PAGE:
Papa Ismaila Dieng, a Journalist and Advocacy Officer at AfricTivistes, Senegal, discussed recent violence against journalists and how this violence intersects with race. He also addressed Internet shutdowns and suppression of freedom of expression following the postponement of the presidential election in February and subsequent political protests.

“Our colleague was beaten by police for covering a protest, later another journalist was confronted by police for the same reason – yet he was treated gently. What is the difference between them you may ask, well, our colleague is Senegalese and the second journalist is French.” 

Noemi Pineda, researcher for Article19 Mexico and Central America spoke about the Mexican context and its status as the most dangerous place for Journalists outside of Gaza. She spoke about the integral work of the Rompe El Miedo network, and the heightened risk to women, LGBTQ+ and Indigenous Journalists.
The webinar provided a platform for a cross-regional exchange on the threats journalists are facing during this super-election year. It aimed to increase awareness of the importance of journalist safety during elections and emphasise how media workers are at the forefront of the struggle for democracy.


Anoushka Schellekens, Communications Officer, Media Defence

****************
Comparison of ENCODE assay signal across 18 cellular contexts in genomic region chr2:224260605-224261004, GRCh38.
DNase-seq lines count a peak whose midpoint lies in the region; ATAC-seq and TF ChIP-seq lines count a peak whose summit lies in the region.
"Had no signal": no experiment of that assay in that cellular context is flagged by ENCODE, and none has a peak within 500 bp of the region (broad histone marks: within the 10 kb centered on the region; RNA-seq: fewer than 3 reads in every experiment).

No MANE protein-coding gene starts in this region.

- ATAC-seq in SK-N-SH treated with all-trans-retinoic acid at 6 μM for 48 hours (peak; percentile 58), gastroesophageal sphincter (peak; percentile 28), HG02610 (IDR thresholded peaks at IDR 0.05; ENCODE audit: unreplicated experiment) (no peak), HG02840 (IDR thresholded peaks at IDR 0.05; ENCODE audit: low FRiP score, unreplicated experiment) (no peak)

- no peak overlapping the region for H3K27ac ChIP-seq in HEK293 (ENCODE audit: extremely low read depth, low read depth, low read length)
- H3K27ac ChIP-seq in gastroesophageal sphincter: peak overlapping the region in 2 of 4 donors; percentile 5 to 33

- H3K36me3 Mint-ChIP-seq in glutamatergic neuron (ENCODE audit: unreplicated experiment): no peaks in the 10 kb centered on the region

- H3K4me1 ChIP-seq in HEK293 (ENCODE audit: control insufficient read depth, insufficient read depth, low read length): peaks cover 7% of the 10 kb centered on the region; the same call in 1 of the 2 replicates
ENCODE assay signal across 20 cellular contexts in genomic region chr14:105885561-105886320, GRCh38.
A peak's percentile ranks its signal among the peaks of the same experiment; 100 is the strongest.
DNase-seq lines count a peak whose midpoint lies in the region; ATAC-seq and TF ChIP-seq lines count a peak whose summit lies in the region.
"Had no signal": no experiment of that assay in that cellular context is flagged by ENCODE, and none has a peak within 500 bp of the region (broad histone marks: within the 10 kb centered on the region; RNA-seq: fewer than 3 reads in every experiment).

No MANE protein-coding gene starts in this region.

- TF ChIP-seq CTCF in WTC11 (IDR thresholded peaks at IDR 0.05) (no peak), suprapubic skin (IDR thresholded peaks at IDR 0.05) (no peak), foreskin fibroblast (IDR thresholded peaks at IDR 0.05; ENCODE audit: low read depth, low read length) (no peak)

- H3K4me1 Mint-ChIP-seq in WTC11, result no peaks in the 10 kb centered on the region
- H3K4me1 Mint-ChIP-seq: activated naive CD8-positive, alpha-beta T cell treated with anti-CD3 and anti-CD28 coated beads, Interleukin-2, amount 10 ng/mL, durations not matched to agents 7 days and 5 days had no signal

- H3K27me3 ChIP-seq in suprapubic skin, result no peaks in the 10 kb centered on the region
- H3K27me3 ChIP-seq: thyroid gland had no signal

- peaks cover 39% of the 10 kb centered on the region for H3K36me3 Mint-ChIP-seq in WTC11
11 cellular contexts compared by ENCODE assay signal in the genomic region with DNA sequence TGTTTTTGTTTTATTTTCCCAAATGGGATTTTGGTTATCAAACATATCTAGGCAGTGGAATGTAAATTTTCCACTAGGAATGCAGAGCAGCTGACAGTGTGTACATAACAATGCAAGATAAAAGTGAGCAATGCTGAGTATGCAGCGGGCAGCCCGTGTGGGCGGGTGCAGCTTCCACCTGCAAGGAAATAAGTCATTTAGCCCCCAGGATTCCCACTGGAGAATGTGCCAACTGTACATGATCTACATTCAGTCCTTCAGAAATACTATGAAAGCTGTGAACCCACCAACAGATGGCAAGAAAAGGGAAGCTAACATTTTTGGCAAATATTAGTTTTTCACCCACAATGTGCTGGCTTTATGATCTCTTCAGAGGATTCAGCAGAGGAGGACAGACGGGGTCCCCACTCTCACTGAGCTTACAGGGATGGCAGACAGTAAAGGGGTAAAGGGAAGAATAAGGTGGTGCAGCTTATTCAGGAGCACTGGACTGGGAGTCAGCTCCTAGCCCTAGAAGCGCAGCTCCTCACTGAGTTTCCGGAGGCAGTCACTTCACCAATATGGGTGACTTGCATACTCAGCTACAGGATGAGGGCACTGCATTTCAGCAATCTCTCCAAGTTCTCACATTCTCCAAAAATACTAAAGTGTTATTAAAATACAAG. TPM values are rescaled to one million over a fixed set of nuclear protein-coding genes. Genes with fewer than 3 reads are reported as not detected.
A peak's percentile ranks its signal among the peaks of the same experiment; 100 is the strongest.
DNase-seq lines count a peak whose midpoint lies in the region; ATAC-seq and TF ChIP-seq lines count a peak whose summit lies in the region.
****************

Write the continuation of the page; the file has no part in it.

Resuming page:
Nadine Hoffman, Deputy Executive Director, IWMF

Since joining the IWMF in 2010, Nadine has spearheaded the organization’s expanding safety and security work, overseeing the creation of physical and digital safety training opportunities as well as growing emergency assistance efforts. 

Prasanth Sugathan, Lawyer and Legal Director at Software Freedom law Center, India (SFLC.IN)

Outside of being the Legal Director at SLFC, Prasanth is also a guest lecturer for the Postgraduate Diploma in Cyber Law & Cyber Forensics course at the National Law School of India University, Bengaluru.

Papa Ismaila Dieng, Journalist and Advocacy Officer at AfricTivistes, Senegal.

AfricTivistes is a pan-African organisation based in Dakar, Senegal. AfricTivistes is a union of bloggers that promotes and defends democratic values, human rights and good governance through digital platforms.

Noemi Pineda, researcher for Article19 Mexico and Central America and Rompe el Miedo

Quimy De León, Historian, journalist, and researcher.

Quimy has extensive experience in human rights research and issues related to business, environment, gender, and transitional justice. She is also the Founder of Prensa Comunitaria and Ruda in Guatemala.

About the organisations

This webinar is a collaboration between Media Defence and the International Women’s Media Foundation.

Media Defence: We are the only organisation who’s core mission is to provide legal help to journalists, citizen journalists and independent media across the world. In the last 15 years we have provided legal support to 1000’s of journalists across 117 countries. We defend freedom of expression and journalist safety through our emergency legal support, strategic litigation, lawyer trainings and funding local media defence centres. If you are a journalist facing legal threats for your work, we can help.

International Women’s Media Foundation: The IWMF is the sole global organisation built to serve the holistic needs of women and non-binary journalists.